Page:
The European Commission is currently in the process of finalizing its “Union List” of permitted claims, which will be released in December this year.
A November workshop to be hosted in Brussels by consulting firm EAS (Brussels) will discuss how food companies can market their products in the EU following the European Food Safety Authority’s (EFSA) final batch of Article 13.1 health-claims opinions.
According to EAS, the transition period during which companies are granted time to ensure that their marketing is in accordance with the list of approved health claims will expire sometime during 2012. In July, EFSA issued its final batch of Article 13 health claims opinions, with botanical ingredients still awaiting judgment. The European Commission is currently in the process of finalizing its “Union List” of permitted claims, which will be released in December this year, EAS stated. Following that, the Standing Committee must determine whether or not to adopt that list.
EAS says that companies whose health claims are no longer approved will have to find alternative ways of marketing their products and advertising health benefits to consumers.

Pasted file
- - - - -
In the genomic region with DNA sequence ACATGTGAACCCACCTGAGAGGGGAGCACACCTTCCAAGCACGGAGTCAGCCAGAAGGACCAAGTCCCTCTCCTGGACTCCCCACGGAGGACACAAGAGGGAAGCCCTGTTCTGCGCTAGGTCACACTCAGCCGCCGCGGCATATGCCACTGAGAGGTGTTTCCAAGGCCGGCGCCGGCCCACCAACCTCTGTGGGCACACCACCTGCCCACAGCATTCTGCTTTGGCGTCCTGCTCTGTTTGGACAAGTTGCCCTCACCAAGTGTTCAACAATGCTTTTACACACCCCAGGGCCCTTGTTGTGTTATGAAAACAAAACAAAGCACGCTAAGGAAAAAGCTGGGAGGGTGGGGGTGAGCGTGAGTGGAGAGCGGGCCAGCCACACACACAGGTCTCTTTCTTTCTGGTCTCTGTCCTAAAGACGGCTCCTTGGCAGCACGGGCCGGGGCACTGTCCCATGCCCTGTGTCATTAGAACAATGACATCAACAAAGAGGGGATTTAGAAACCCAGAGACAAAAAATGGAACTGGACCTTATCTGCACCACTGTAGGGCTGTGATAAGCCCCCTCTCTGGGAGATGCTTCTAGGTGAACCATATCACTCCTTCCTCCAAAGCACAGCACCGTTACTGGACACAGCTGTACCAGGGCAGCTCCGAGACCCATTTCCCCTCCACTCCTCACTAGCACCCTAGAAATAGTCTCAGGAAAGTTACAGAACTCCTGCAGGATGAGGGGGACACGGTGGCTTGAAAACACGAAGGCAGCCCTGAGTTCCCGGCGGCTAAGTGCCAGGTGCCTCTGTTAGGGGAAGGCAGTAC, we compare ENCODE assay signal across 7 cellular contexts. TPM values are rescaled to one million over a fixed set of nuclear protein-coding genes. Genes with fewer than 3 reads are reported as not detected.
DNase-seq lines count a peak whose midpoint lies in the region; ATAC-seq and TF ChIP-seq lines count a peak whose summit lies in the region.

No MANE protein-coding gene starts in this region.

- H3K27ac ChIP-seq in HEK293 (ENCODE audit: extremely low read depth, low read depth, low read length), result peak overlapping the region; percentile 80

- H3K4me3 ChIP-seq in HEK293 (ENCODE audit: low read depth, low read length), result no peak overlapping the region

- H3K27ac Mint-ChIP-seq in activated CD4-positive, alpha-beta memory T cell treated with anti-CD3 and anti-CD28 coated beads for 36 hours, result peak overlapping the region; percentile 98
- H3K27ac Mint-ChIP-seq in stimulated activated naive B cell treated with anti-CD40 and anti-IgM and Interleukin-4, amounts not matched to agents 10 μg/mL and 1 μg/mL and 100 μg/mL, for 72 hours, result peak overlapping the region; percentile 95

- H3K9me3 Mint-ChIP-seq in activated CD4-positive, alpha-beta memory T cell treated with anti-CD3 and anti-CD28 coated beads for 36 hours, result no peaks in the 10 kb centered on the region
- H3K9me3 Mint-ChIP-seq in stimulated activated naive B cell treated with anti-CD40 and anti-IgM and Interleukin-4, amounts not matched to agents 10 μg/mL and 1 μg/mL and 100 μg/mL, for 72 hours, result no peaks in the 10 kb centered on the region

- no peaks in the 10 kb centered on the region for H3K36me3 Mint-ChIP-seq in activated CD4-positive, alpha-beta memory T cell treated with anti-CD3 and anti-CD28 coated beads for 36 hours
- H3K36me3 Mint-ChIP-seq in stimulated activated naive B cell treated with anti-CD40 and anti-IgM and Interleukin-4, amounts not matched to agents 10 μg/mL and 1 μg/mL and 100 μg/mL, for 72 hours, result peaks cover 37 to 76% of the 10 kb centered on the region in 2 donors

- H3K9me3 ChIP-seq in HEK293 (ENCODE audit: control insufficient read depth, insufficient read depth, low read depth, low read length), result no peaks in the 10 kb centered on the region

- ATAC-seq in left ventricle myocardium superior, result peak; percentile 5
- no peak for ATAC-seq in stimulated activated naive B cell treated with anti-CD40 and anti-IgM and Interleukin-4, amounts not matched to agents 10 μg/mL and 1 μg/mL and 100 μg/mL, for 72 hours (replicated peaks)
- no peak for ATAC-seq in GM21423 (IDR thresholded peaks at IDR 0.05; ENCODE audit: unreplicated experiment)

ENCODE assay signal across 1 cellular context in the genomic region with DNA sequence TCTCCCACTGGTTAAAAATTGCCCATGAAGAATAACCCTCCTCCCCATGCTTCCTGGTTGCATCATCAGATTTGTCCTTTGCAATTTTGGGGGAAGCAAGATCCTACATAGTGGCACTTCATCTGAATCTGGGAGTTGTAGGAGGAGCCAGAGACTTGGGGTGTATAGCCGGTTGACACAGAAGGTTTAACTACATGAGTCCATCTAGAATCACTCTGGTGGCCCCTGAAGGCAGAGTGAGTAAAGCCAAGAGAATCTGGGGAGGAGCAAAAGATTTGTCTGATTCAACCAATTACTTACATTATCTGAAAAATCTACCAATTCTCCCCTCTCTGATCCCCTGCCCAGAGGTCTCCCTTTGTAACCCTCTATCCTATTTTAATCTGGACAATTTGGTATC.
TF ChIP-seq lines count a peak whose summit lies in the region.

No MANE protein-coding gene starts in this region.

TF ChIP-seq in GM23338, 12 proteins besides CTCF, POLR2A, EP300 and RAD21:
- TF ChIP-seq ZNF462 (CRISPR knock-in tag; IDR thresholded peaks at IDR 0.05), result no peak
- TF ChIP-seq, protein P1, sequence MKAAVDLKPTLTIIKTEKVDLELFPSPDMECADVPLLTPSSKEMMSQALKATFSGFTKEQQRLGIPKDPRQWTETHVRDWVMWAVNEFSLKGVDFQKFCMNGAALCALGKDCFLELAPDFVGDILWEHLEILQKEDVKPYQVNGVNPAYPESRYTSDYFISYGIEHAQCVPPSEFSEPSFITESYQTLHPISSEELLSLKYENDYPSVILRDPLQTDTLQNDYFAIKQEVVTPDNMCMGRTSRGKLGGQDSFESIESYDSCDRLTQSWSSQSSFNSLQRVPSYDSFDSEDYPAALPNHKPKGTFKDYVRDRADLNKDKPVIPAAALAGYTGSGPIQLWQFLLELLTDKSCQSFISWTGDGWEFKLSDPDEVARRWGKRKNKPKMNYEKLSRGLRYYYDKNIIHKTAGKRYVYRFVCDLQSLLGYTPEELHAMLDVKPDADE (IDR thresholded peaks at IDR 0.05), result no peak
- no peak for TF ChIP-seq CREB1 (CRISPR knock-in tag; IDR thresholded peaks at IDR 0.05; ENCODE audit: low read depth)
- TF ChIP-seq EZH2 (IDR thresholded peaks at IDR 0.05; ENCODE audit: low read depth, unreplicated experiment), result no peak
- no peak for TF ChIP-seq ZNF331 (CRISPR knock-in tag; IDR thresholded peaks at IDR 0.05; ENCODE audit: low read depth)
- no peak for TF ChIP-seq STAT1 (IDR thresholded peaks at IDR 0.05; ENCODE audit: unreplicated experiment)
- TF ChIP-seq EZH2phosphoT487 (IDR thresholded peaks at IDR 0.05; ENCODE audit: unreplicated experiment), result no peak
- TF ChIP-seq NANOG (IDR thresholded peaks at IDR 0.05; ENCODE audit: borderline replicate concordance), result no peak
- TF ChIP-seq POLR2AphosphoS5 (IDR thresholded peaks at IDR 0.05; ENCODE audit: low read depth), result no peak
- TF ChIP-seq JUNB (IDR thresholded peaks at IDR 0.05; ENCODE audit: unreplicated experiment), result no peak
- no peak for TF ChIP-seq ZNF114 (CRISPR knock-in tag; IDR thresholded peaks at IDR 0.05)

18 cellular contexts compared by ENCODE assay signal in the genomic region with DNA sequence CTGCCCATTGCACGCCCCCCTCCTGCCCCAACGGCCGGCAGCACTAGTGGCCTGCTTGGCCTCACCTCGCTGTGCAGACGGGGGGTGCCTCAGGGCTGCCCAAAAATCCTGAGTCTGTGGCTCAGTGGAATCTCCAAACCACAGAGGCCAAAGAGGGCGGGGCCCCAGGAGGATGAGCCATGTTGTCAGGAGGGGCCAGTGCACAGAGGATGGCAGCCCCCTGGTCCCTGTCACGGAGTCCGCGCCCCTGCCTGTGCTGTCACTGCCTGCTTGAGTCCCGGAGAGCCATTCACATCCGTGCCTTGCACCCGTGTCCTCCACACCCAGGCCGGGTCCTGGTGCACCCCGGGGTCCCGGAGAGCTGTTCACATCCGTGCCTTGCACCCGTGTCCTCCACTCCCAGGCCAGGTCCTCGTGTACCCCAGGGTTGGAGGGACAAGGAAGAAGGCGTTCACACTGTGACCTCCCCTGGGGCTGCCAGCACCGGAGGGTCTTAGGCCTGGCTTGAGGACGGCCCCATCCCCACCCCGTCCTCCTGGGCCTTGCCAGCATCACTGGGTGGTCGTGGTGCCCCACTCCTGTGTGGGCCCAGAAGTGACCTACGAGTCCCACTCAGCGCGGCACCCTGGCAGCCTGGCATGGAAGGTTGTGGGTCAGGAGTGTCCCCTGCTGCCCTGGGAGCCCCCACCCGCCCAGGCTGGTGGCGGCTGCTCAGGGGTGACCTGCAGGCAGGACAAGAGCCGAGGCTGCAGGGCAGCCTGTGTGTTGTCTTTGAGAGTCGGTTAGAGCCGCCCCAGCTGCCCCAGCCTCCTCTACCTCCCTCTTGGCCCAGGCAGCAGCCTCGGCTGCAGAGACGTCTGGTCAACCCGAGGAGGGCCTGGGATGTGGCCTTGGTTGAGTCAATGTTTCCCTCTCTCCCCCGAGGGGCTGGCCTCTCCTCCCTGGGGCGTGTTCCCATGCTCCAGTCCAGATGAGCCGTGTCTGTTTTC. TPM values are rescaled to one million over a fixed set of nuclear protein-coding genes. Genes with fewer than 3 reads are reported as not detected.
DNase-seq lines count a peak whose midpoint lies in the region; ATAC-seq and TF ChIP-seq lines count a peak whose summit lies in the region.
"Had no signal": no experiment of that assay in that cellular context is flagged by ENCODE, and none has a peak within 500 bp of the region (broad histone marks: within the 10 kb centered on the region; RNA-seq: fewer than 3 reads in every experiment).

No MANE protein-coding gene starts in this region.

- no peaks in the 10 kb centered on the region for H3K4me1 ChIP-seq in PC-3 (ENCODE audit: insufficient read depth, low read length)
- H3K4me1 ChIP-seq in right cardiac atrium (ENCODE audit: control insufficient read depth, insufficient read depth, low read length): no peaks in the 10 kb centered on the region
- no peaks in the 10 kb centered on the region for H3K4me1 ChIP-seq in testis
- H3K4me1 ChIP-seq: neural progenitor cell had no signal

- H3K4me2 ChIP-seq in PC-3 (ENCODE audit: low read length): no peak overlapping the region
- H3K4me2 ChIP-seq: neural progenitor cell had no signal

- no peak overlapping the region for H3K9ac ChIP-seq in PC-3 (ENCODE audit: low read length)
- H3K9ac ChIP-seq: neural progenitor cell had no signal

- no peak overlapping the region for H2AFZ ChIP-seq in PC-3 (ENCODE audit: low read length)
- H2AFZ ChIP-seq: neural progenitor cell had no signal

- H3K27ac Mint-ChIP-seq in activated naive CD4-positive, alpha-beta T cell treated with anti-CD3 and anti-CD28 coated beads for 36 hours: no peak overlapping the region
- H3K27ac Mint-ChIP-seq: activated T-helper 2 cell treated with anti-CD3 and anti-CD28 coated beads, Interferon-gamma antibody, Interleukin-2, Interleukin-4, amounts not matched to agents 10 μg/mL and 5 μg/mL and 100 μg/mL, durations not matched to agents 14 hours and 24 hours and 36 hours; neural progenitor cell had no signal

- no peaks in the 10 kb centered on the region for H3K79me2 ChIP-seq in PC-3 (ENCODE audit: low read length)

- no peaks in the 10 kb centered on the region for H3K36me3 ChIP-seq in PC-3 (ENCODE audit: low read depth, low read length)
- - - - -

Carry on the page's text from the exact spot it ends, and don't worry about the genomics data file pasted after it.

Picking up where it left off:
“Additional ways of making products attractive to consumers can be explored, for example, fresh innovative packaging or product label designs, new tastes, and slogans that fall outside of the scope of the EU health-claims regulation,” stated Stefanie Geiser, EAS’s regulatory affairs manager. “Innovation and differentiation can still be achieved through the inclusion of special ingredients, even without making health claims specifically for these, and claims can be made in different ways-for example, by combining ingredients with approved health claims with other ingredients.”
And some claims might opt out of regulation if they are trademarked. “Brand names and trademarks expressing health claims, for example, can under certain circumstances continue to be used until 2022, without requiring EU authorization,” Geiser stated.
Read here for more on the EAS workshop.